Among the array of events at September’s Decatur Book Festival, just outside Atlanta, Ga., the festival organizers and Decatur bookstore Little Shop of Stories (a "bookstore for kids and the adults they become") unveiled the inaugural title in the city’s new community reading program: The Phantom Tollbooth the 50-year-old classic by Norton Juster, illustrated by Jules Feiffer. Called "On the Same Page," it’s the first one-city-one-book program ever attempted in the metro Atlanta area. It’s also, according to Little Shop of Stories manager Krista Gilliam, a runaway success.

"We started thinking about it in April. I was actually reading something about Anderson’s Bookshop," Gilliam tells PW, referring to the Naperville, Ill., store, which started a community-wide reading program in 2001 called Naperville Reads. Looking at the attendance and enthusiasm for the annual Decatur Book Festival, which this year drew some 75,000 book lovers, Gilliam and her colleagues decided, "Atlanta needs one of those."

"We started to work out the details: what it would take, what author we wanted, and would we be able to get that author [to visit in person]," says Gilliam. "We did planning all summer, and made the announcement with a bunch of kids from the community at the festival. I read the first chapter out loud, and the children acted it out—they practiced for weeks!" On stage, the kids put together a life-size tollbooth—a real structure, made of wood—just like Milo, the hero of Phantom Tollbooth. That tollbooth now resides in Little Shop of Stories, serving as the focal point for its On the Same Page display.

The Phantom Tollbooth was picked for a number of reasons, but mostly for its broad appeal, according to Gilliam: "It’s a great book that a lot of different audiences could read, it works at a variety of levels, you can get something out of it regardless of your age—our adult book club is also reading Phantom Tollbooth. Also, it’s about words and numbers and learning and knowledge, which makes it a perfect way to kick off the program." Gilliam reports that, as of last week, they’ve sold more than 800 copies of the paperback, and counting. "It’s going to be hard to top it in the future."

The timing worked out perfectly: the store’s owners were able to pitch the idea directly to Random House in New York City during BEA this past May. Random House, Gilliam says, was "really excited from the moment we talked to our rep about it," especially since this is the 50th anniversary year and Random House was planning a special edition annotated by Leonard S. Marcus and published last month.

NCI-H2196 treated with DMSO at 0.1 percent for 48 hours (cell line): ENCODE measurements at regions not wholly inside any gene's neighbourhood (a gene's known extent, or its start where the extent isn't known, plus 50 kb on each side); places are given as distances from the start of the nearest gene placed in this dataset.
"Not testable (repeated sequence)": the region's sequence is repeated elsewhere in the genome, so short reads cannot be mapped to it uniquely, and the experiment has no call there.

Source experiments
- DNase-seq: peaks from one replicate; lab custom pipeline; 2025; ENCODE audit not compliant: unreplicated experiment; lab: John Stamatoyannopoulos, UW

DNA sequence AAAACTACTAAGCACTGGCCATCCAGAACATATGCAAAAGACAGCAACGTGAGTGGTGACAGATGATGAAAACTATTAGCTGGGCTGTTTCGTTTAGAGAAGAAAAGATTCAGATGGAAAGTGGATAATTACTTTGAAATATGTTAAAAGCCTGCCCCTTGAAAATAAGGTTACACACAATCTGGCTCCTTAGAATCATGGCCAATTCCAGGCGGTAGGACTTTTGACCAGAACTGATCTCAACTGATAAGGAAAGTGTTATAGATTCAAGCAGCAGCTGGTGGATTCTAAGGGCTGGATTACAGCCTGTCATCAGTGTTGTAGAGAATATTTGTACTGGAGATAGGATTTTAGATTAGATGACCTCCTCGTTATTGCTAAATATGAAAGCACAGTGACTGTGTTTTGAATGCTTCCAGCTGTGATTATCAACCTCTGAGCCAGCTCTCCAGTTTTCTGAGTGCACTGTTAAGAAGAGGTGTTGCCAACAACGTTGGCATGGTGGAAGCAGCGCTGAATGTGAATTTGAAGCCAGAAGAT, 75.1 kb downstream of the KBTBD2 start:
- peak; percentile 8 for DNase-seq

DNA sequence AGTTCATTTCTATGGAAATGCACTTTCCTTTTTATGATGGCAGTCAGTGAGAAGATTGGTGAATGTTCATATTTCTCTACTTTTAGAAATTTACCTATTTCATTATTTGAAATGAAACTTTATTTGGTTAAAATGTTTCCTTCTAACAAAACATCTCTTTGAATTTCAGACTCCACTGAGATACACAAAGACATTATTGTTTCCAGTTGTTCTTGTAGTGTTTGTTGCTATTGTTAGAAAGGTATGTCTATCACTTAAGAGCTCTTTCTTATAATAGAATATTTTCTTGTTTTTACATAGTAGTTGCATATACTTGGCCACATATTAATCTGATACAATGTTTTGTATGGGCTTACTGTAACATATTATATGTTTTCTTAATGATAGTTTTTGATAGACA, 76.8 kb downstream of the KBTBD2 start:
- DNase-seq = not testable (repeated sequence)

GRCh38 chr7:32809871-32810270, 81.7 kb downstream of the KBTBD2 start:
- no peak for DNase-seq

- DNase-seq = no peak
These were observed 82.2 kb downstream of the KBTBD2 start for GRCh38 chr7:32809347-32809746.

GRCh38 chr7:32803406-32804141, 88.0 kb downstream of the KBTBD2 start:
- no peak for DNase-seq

The On the Same Page program features an event series, including a free family screening of the Chuck Jones-directed animated movie adaptation from 1970, and what Little Shop calls an "in-store shebang," featuring kids’ activities, a numbers-versus-words debate, a spelling bee, and Phantom-inspired snacks. Both Norton and Marcus will be on-hand for the finale event, a sit-down discussion between the author and the scholar in a 1000-seat Agnes Scott College auditorium on December 9. Free tickets are available in person at Little Shop, Gilliam says, "and we already have people calling from different states to see how they can get tickets."

Perhaps the most significant event, however, was Little Shop’s first: a book club training day, designed for anyone who wants to lead a Phantom Tollbooth book club of their own. "Our thought was," Gilliam explains, 'instead of us trying to create a bunch of book clubs, it would be more organic if people who already had groups—Boy Scouts or soccer teams or whatever—came in to learn how to organize a book discussion." Little Shop also distributed a packet of discussion questions, vocabulary words, crosswords and word searches, art activities, and certificates for completing the book. The program has made it as far as Cobb County, on the opposite side of Atlanta and some 45 minutes from Decatur, where every public library has adopted On the Same Page.

Working in association with the Decatur Rotary Fund and the Decatur Education Foundation, Gilliam and company have also been visiting schools to drum up interest. "At least a dozen" Decatur schools are on board, notes Gilliam, including public, private, and charter schools, and a copy was given free to every Decatur public school student in grades 2-7 who receives free or reduced-price lunch.

At the store, staffers are incentivizing kids with buttons, bookmarks, and Livestrong-style bracelets colored teal, to match the book cover, that say, "I am on the same page 2011." In addition, kids who finish the book are invited to sign a giant Tollbooth poster hanging in the store. Gilliam recalls one girl was worried about finishing the Phantom Tollbooth in time to sign the poster. She said, 'My dad is reading it to me as fast as he can!' "